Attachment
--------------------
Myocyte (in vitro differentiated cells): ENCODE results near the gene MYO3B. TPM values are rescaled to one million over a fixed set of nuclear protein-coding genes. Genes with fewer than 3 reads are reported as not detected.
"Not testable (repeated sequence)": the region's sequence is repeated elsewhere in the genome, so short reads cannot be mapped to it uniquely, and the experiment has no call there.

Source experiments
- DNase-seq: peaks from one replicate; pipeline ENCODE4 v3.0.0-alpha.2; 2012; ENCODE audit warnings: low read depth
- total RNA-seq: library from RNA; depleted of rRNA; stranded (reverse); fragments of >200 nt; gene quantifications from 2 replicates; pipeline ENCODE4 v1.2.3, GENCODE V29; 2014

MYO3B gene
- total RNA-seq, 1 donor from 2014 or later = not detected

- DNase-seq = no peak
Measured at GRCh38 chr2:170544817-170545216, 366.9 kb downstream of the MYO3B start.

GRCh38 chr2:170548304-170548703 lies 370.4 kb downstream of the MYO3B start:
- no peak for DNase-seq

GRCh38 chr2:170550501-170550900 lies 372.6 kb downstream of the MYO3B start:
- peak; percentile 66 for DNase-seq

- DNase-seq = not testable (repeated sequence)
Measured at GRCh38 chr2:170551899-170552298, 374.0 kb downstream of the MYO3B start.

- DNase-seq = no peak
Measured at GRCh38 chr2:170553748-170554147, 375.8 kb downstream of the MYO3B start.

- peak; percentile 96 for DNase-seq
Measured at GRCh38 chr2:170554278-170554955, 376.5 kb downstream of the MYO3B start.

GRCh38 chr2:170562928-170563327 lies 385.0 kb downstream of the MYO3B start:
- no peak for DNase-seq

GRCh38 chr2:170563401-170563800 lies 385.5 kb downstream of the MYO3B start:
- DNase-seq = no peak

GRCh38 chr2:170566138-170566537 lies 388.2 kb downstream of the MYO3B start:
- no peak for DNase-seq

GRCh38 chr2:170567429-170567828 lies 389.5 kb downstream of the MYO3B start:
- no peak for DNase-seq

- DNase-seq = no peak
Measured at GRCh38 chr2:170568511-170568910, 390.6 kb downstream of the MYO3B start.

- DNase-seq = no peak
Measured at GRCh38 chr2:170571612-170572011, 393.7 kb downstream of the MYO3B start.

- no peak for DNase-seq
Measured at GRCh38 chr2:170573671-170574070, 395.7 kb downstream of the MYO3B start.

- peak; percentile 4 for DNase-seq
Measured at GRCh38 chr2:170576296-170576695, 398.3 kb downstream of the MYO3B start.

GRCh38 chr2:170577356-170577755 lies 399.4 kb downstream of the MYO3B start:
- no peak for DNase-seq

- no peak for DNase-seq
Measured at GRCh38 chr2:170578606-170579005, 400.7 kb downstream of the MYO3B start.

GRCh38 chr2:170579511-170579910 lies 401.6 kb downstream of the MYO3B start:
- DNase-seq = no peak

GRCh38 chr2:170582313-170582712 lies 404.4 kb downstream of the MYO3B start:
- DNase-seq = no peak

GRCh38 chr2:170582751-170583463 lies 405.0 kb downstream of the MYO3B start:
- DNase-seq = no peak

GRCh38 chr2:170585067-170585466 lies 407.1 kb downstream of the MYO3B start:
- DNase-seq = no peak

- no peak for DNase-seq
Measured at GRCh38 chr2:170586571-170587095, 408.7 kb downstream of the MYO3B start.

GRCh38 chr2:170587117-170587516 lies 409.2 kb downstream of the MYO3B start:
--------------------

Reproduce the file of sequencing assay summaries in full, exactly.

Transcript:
Myocyte (in vitro differentiated cells): ENCODE results near the gene MYO3B. TPM values are rescaled to one million over a fixed set of nuclear protein-coding genes. Genes with fewer than 3 reads are reported as not detected.
"Not testable (repeated sequence)": the region's sequence is repeated elsewhere in the genome, so short reads cannot be mapped to it uniquely, and the experiment has no call there.

Source experiments
- DNase-seq: peaks from one replicate; pipeline ENCODE4 v3.0.0-alpha.2; 2012; ENCODE audit warnings: low read depth
- total RNA-seq: library from RNA; depleted of rRNA; stranded (reverse); fragments of >200 nt; gene quantifications from 2 replicates; pipeline ENCODE4 v1.2.3, GENCODE V29; 2014

MYO3B gene
- total RNA-seq, 1 donor from 2014 or later = not detected

- DNase-seq = no peak
Measured at GRCh38 chr2:170544817-170545216, 366.9 kb downstream of the MYO3B start.

GRCh38 chr2:170548304-170548703 lies 370.4 kb downstream of the MYO3B start:
- no peak for DNase-seq

GRCh38 chr2:170550501-170550900 lies 372.6 kb downstream of the MYO3B start:
- peak; percentile 66 for DNase-seq

- DNase-seq = not testable (repeated sequence)
Measured at GRCh38 chr2:170551899-170552298, 374.0 kb downstream of the MYO3B start.

- DNase-seq = no peak
Measured at GRCh38 chr2:170553748-170554147, 375.8 kb downstream of the MYO3B start.

- peak; percentile 96 for DNase-seq
Measured at GRCh38 chr2:170554278-170554955, 376.5 kb downstream of the MYO3B start.

GRCh38 chr2:170562928-170563327 lies 385.0 kb downstream of the MYO3B start:
- no peak for DNase-seq

GRCh38 chr2:170563401-170563800 lies 385.5 kb downstream of the MYO3B start:
- DNase-seq = no peak

GRCh38 chr2:170566138-170566537 lies 388.2 kb downstream of the MYO3B start:
- no peak for DNase-seq

GRCh38 chr2:170567429-170567828 lies 389.5 kb downstream of the MYO3B start:
- no peak for DNase-seq

- DNase-seq = no peak
Measured at GRCh38 chr2:170568511-170568910, 390.6 kb downstream of the MYO3B start.

- DNase-seq = no peak
Measured at GRCh38 chr2:170571612-170572011, 393.7 kb downstream of the MYO3B start.

- no peak for DNase-seq
Measured at GRCh38 chr2:170573671-170574070, 395.7 kb downstream of the MYO3B start.

- peak; percentile 4 for DNase-seq
Measured at GRCh38 chr2:170576296-170576695, 398.3 kb downstream of the MYO3B start.

GRCh38 chr2:170577356-170577755 lies 399.4 kb downstream of the MYO3B start:
- no peak for DNase-seq

- no peak for DNase-seq
Measured at GRCh38 chr2:170578606-170579005, 400.7 kb downstream of the MYO3B start.

GRCh38 chr2:170579511-170579910 lies 401.6 kb downstream of the MYO3B start:
- DNase-seq = no peak

GRCh38 chr2:170582313-170582712 lies 404.4 kb downstream of the MYO3B start:
- DNase-seq = no peak

GRCh38 chr2:170582751-170583463 lies 405.0 kb downstream of the MYO3B start:
- DNase-seq = no peak

GRCh38 chr2:170585067-170585466 lies 407.1 kb downstream of the MYO3B start:
- DNase-seq = no peak

- no peak for DNase-seq
Measured at GRCh38 chr2:170586571-170587095, 408.7 kb downstream of the MYO3B start.

GRCh38 chr2:170587117-170587516 lies 409.2 kb downstream of the MYO3B start: